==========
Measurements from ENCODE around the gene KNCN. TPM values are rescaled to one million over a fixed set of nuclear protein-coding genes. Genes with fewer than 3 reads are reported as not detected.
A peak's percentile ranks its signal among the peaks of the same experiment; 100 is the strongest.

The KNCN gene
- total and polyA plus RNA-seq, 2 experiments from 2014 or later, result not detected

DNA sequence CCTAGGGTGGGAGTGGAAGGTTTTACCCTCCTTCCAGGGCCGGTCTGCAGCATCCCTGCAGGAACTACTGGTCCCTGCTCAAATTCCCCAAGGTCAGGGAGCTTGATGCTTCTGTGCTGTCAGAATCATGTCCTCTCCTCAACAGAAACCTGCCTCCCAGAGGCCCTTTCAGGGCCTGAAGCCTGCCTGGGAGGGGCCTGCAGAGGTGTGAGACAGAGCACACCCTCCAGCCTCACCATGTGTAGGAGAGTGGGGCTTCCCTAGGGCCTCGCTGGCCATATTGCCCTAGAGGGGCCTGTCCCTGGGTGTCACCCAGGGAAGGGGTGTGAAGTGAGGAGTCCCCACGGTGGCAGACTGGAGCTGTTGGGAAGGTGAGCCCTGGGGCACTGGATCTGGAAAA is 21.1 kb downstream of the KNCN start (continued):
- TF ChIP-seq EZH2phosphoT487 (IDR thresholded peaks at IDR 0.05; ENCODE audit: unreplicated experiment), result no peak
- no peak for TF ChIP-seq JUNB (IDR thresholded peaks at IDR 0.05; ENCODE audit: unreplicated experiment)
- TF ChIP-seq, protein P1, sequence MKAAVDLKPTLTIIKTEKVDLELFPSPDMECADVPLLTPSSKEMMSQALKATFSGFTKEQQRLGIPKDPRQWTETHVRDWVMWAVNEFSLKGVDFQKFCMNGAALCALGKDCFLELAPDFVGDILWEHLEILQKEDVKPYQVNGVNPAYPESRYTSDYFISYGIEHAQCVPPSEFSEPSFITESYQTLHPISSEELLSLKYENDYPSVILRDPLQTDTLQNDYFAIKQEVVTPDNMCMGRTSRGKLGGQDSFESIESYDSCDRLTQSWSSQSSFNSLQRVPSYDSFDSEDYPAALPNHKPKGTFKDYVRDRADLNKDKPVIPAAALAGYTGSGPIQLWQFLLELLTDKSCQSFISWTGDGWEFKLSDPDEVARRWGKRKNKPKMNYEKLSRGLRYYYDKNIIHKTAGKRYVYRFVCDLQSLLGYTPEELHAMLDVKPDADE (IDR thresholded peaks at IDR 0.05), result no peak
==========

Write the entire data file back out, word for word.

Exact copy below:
Measurements from ENCODE around the gene KNCN. TPM values are rescaled to one million over a fixed set of nuclear protein-coding genes. Genes with fewer than 3 reads are reported as not detected.
A peak's percentile ranks its signal among the peaks of the same experiment; 100 is the strongest.

The KNCN gene
- total and polyA plus RNA-seq, 2 experiments from 2014 or later, result not detected

DNA sequence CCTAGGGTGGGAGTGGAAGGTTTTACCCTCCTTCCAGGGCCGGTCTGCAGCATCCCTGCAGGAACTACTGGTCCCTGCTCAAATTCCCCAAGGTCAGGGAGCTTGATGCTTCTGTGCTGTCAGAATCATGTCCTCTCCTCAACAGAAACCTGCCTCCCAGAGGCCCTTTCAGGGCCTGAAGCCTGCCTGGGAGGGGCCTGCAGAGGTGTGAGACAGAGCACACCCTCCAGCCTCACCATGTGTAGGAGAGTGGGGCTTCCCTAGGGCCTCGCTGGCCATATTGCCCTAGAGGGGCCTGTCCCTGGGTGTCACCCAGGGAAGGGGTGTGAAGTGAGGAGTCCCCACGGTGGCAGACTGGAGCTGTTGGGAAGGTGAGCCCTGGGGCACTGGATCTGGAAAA is 21.1 kb downstream of the KNCN start (continued):
- TF ChIP-seq EZH2phosphoT487 (IDR thresholded peaks at IDR 0.05; ENCODE audit: unreplicated experiment), result no peak
- no peak for TF ChIP-seq JUNB (IDR thresholded peaks at IDR 0.05; ENCODE audit: unreplicated experiment)
- TF ChIP-seq, protein P1, sequence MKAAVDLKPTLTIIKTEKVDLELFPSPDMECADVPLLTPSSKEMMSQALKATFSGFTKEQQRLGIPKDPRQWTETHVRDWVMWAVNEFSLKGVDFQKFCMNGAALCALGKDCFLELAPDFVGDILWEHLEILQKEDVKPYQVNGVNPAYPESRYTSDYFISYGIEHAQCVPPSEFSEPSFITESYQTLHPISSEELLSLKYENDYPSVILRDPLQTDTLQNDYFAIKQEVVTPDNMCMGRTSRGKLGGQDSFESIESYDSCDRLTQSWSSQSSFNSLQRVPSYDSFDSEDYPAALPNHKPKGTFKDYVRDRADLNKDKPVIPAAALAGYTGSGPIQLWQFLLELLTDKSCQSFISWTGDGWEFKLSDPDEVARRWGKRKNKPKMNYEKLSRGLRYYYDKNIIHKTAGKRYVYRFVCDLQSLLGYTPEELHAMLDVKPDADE (IDR thresholded peaks at IDR 0.05), result no peak